On 27th August 2020 at Porsche Experience Centre, Hockenheim, Germany the record title for longest vehicle drift (electric car) was broken not once, but twice!
BBC Top Gear presenter Chris Harris was invited to Germany to attempt the record first.
Chris attempted the record title 3 times.
He was in drift for 18 laps, which took less than 10 minutes - he struggled to keep the vehicle in drift more than expected.
Whilst he was successful in beating the minimum requirement of 2.5km, his record attempt was only 3.3km.
Chris was presented with the certificate, which he received enthusiastically.
But his success was short lived as he said to camera: "let's have a real professional have a go at it - watch this!"
Dennis Retera, the chief instructor at Porsche Experience Centre, attempted the record title to capture the Porsche Taycan drifting until the battery was completely drained.
Retera completed an impressive 210 smooth laps in continuous drift over 54 minutes and set the record title at 42.171 km.
Official Guinness World Records Adjudicator Joanne Brent and vehicle and drifting expert Denise Ritzman also known as the "Queen of Drifting" witnessed the attempt.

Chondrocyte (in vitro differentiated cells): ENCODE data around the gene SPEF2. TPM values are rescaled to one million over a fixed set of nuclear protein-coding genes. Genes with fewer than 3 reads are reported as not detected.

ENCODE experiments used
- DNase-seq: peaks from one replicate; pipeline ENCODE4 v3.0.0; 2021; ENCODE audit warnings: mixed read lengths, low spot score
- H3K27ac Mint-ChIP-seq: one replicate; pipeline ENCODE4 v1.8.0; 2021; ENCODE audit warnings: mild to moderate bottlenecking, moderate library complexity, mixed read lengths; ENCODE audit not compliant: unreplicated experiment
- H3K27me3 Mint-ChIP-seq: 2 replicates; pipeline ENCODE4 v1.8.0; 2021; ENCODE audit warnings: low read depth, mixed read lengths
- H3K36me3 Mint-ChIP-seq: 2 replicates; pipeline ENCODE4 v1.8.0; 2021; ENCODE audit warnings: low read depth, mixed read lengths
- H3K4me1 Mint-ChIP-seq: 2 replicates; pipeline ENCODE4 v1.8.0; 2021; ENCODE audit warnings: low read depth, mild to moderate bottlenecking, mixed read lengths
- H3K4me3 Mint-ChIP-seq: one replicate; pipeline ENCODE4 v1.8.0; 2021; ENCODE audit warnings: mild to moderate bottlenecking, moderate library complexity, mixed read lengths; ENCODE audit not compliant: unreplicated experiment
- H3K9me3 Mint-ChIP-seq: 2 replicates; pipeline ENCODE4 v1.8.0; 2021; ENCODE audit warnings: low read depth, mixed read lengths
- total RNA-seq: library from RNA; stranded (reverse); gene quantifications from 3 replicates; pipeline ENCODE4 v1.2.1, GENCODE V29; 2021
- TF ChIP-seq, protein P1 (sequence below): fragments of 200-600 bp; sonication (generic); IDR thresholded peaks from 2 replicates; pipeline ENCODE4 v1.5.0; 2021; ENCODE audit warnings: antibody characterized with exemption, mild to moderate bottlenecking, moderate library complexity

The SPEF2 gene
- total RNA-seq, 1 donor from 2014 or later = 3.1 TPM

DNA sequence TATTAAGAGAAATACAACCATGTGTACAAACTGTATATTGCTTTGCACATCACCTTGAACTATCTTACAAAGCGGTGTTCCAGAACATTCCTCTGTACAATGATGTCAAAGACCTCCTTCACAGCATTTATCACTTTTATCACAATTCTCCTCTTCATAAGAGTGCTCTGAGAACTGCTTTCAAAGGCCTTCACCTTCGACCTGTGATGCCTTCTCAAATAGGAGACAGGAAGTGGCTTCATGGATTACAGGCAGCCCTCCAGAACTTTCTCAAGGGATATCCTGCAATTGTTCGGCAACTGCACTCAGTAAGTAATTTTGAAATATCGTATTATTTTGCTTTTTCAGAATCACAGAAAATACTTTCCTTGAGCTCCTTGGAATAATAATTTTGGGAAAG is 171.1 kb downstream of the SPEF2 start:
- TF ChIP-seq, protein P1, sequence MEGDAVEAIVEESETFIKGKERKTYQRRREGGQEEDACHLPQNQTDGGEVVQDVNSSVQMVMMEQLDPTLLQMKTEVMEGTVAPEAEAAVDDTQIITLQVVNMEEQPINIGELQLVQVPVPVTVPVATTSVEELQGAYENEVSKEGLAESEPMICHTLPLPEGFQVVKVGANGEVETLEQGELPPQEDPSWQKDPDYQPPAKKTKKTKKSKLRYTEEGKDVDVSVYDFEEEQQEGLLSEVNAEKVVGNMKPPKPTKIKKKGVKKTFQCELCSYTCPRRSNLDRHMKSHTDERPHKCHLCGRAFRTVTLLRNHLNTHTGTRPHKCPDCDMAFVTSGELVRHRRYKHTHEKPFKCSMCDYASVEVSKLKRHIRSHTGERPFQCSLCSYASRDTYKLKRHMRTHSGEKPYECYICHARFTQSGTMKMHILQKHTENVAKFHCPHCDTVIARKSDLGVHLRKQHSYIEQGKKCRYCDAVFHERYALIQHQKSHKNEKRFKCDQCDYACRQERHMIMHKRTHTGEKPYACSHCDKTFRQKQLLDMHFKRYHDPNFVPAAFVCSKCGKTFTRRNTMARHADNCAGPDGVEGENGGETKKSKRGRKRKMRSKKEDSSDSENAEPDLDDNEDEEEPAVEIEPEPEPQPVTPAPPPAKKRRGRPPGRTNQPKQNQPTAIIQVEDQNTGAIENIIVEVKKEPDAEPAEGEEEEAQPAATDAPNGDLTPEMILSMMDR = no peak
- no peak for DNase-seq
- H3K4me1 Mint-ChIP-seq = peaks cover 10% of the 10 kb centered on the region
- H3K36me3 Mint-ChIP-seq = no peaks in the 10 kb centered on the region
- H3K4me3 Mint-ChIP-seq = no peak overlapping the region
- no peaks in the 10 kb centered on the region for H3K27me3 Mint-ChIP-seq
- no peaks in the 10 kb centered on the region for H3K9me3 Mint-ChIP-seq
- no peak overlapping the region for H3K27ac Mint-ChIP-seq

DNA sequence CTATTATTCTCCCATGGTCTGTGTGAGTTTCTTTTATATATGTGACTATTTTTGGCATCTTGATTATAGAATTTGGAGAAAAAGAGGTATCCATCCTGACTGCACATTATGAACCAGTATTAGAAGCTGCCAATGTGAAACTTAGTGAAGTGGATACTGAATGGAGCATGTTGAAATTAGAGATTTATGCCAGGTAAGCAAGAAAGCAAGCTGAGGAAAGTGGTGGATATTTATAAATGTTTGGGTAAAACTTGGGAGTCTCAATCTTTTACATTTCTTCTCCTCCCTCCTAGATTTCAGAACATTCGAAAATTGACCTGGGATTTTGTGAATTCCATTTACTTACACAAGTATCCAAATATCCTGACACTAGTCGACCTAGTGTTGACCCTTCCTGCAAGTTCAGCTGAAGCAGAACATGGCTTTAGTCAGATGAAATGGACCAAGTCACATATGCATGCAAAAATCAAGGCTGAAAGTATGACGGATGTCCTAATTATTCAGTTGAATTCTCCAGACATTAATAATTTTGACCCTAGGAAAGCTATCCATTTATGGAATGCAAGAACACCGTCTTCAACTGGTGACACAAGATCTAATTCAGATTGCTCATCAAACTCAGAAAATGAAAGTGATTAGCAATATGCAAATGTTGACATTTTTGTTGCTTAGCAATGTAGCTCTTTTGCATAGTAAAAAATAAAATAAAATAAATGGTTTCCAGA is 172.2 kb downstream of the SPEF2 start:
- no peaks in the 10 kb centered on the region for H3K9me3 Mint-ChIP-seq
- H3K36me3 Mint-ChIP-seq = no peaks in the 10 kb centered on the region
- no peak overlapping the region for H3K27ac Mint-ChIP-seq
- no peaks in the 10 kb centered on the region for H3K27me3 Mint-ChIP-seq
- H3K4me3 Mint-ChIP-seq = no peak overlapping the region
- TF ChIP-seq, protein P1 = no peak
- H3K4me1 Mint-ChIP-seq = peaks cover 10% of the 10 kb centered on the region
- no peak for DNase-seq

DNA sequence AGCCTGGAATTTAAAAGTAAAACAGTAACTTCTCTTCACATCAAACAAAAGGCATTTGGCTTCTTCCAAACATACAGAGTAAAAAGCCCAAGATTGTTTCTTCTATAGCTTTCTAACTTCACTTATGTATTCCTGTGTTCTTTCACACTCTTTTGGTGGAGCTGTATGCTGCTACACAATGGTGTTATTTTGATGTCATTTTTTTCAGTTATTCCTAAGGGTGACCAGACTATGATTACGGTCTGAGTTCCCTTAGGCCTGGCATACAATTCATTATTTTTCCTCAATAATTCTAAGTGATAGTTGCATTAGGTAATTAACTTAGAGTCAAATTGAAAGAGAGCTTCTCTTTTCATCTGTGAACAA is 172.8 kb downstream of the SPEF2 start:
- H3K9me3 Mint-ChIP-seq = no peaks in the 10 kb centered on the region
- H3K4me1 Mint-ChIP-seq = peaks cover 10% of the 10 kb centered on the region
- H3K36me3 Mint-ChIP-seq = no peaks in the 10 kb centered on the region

They sat together on the side of the track watching the wheels intensely and counting laps.
"I spotted him frequently using the walkie talkie during the attempt and driving one-handed. He made it all look very easy and only stopped because he drained the battery to 0%," Adjudicator Joanne Brent said.
Porsche professional Dennis Retera completed 210 laps on the 200-metre-long circular track without the front wheels even standing up once in the direction of the curve.
With this marathon distance he secured the record title. The average speed he achieved was 46 km/h.
After the attempt, Dennis stated: "With the driving stability programmes switched off, a Powerslide in the electric Porsche is extremely easy, especially with this rear-wheel drive version."
There is always enough power and a low centre of gravity and long wheelbase ensures stability."
"Chassis and steering allow for sovereign control even when moving sideways."
"It was very exhausting to keep concentration high for over 210 laps, especially as the irrigated asphalt of the drift circuit did not have the same grip everywhere. I concentrated on controlling the drift with the steering - this is more efficient than using the accelerator pedal and reduces the risk of spinning" - Dennis Retera
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